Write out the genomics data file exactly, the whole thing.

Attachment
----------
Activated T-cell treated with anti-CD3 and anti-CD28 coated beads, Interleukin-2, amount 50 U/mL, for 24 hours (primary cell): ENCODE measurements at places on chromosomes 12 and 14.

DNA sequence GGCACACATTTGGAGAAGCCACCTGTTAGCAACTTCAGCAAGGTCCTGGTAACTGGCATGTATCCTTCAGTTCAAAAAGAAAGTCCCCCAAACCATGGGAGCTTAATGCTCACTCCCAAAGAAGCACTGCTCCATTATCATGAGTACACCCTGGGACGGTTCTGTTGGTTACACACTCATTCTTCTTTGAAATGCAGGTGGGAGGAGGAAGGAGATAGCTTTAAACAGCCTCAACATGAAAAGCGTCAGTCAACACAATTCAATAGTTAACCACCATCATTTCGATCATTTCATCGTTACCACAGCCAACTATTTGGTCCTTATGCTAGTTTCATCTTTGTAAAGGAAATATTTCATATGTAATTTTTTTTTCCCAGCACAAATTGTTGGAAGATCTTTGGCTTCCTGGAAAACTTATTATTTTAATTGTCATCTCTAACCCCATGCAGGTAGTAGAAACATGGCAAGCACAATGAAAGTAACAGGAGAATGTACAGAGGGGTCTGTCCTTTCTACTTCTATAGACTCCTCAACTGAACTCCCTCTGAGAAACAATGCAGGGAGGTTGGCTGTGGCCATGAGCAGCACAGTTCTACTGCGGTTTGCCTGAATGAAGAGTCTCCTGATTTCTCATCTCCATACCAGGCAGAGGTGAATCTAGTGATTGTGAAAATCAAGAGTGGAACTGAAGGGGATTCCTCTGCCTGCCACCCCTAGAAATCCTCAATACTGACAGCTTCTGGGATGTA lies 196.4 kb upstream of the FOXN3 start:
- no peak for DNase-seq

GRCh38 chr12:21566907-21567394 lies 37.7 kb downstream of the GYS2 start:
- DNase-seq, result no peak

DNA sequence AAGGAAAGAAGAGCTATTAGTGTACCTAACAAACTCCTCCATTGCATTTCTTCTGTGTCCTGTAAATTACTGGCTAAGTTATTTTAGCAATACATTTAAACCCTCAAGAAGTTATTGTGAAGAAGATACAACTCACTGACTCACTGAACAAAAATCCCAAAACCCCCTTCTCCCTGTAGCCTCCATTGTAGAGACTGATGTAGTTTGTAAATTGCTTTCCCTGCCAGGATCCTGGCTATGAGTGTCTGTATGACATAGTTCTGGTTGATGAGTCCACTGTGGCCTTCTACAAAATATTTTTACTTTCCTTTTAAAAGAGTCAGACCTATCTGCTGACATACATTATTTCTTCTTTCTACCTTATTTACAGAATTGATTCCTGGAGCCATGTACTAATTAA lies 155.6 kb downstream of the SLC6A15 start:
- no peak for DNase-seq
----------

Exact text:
Activated T-cell treated with anti-CD3 and anti-CD28 coated beads, Interleukin-2, amount 50 U/mL, for 24 hours (primary cell): ENCODE measurements at places on chromosomes 12 and 14.

DNA sequence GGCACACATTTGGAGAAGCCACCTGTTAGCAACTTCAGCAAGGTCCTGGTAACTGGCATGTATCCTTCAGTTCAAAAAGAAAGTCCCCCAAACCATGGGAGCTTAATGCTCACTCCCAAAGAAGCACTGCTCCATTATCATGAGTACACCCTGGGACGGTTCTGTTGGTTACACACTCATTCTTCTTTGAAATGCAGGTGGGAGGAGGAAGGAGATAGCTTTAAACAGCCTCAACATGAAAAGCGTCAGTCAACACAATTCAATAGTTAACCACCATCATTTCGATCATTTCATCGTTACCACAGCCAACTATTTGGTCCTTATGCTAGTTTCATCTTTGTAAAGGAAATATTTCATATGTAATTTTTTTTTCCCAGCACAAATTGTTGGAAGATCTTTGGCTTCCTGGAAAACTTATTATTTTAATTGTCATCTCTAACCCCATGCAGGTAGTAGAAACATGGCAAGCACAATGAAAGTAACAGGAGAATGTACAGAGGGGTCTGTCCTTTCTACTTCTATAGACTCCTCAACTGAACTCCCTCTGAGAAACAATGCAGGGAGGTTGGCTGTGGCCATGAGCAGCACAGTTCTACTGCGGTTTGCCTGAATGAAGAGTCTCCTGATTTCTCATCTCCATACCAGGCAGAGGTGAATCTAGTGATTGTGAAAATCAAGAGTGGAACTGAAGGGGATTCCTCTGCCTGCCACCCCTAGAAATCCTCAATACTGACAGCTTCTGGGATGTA lies 196.4 kb upstream of the FOXN3 start:
- no peak for DNase-seq

GRCh38 chr12:21566907-21567394 lies 37.7 kb downstream of the GYS2 start:
- DNase-seq, result no peak

DNA sequence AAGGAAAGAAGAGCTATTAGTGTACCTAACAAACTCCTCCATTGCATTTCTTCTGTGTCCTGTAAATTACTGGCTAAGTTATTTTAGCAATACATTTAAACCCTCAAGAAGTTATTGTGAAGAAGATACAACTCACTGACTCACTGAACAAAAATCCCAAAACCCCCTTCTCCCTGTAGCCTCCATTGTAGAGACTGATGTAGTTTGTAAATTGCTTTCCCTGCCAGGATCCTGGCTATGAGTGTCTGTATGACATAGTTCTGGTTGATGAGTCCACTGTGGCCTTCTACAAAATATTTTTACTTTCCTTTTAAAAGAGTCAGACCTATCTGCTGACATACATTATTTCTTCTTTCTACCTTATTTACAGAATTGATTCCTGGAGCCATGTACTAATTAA lies 155.6 kb downstream of the SLC6A15 start:
- no peak for DNase-seq